The Trial of Socrates: A Poetic Interpretation of Plato’s Apology of Socrates (Part 3 of 12). Copyright © 2020 by Alan Steinle. All rights reserved.
[15 of 83]
When I put people to the test,
The idle youths all did the same;
Then people saw me as a pest
And placed on me the guilt and blame.
Their slander fell on eager ears,
As it has done for many years.
[16 of 83]
You claim that I corrupt the youth
And don’t revere the gods, like you;
These accusations mock the truth;
Your words of slander misconstrue.
O men of Athens, rein your ire,
For I can sense a growing fire.
[17 of 83]
Meletus says that I alone
Corrupt the youth, but no indeed!
I’ll let it be my cornerstone
That only few can really lead.
As few can tame a wild beast,
The rest will be inept, at least.
[18 of 83]
And it would be the greatest gift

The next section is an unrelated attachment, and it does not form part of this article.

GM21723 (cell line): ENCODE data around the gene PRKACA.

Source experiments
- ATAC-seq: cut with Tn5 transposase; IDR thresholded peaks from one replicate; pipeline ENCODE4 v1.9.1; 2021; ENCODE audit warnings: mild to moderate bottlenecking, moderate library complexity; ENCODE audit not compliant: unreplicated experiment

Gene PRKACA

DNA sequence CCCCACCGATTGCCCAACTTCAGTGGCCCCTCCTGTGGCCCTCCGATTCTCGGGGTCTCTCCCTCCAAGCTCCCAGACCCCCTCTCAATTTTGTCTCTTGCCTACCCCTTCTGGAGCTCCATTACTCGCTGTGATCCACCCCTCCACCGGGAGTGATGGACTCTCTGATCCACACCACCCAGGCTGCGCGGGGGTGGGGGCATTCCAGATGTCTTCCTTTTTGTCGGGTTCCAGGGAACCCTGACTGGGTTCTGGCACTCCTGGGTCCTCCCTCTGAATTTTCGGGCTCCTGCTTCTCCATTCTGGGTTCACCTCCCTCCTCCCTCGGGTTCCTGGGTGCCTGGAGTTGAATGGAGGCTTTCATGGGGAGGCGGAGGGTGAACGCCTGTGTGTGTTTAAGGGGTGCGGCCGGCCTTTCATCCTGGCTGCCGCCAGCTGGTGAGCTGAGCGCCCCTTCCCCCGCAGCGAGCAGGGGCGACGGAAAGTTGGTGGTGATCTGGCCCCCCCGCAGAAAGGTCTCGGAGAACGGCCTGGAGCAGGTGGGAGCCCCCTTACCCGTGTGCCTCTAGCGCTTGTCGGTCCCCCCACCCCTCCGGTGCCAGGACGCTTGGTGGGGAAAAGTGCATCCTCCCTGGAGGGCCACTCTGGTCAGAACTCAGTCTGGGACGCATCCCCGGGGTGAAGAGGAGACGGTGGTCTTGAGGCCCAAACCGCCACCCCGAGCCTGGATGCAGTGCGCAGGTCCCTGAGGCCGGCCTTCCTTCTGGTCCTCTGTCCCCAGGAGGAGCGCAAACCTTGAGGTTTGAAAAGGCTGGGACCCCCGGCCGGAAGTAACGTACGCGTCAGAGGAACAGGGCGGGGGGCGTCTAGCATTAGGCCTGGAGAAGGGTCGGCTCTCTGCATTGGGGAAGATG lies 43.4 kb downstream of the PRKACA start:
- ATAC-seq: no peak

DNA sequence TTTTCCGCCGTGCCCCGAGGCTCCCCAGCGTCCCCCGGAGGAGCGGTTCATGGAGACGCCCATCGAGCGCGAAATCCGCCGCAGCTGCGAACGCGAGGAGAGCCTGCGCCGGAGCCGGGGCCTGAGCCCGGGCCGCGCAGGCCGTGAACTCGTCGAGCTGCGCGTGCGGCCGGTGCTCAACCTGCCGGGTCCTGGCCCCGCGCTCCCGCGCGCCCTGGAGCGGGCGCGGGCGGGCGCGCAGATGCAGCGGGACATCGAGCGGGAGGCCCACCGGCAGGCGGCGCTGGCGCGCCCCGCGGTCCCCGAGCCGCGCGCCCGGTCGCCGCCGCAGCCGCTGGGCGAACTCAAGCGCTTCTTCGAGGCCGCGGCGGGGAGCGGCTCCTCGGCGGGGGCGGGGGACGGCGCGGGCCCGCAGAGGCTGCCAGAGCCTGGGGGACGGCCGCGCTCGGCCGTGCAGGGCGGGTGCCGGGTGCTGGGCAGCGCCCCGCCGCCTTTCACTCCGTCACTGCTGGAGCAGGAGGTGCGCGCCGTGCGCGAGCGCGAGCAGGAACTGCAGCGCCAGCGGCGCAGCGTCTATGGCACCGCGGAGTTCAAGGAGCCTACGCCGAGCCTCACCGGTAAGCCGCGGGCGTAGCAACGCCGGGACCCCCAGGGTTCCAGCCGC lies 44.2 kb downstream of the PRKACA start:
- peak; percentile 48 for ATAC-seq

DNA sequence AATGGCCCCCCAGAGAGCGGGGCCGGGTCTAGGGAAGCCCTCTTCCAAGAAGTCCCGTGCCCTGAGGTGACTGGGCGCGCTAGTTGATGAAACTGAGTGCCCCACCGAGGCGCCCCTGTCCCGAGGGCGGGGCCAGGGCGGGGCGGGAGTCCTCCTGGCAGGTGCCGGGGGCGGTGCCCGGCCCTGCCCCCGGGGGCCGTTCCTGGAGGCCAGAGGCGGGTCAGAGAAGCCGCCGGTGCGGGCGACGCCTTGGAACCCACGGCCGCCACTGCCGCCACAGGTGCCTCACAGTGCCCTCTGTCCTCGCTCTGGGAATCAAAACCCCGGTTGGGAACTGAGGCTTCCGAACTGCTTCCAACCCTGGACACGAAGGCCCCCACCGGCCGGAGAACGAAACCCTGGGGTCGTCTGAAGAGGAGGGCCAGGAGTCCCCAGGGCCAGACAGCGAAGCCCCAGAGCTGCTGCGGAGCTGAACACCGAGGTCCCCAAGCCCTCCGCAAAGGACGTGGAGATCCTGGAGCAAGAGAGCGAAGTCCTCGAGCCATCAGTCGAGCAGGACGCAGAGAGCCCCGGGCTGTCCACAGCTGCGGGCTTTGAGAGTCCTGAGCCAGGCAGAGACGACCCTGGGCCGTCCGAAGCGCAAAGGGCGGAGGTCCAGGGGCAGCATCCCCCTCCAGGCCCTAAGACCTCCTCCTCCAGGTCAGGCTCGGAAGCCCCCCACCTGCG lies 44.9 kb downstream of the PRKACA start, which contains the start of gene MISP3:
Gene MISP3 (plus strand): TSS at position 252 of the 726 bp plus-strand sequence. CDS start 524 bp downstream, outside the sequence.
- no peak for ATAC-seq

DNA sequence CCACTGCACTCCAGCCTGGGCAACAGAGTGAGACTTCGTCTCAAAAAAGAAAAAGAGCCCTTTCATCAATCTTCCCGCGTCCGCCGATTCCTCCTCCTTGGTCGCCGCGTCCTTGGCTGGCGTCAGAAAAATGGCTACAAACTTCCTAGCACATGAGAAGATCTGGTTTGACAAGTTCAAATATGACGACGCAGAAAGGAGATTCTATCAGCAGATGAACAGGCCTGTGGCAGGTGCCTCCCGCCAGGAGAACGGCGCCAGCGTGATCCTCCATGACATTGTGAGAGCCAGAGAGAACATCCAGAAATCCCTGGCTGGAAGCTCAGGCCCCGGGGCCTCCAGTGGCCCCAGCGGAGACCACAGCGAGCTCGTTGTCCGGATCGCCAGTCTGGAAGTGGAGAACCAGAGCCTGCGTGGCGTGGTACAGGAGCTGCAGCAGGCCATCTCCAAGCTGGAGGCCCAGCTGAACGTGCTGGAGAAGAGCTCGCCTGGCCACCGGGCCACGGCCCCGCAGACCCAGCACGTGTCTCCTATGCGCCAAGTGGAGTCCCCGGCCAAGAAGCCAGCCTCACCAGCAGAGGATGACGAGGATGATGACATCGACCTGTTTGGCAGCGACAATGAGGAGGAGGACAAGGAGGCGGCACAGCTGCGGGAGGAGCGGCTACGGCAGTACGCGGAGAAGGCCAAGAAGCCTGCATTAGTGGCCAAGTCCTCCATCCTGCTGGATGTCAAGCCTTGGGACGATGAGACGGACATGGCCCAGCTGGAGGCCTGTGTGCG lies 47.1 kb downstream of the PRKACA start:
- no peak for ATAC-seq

If only I corrupted men;
If all the others can uplift
Our youths, then let the schools begin!
But my accusers do not care
About our youths or if they err.
[19 of 83]
You say I don’t believe in gods,
But do believe in daemons and
Some others, such as demigods;
This is the claim, I understand.
But I will prove I do believe
And my accusers are deceived.
[20 of 83]
As for my proof, would you persist
In claiming that some things relate
To horses, but no steeds exist,
Although related things have weight?
If foals and reins can’t be dismissed,
We know that horses must exist.
[21 of 83]
If daemons are the gods’ own seed,
Then who would claim that daemons are
Unless he firstly does concede
That gods exist, and pass that bar?
But I believe that daemons live
And that the gods are causative.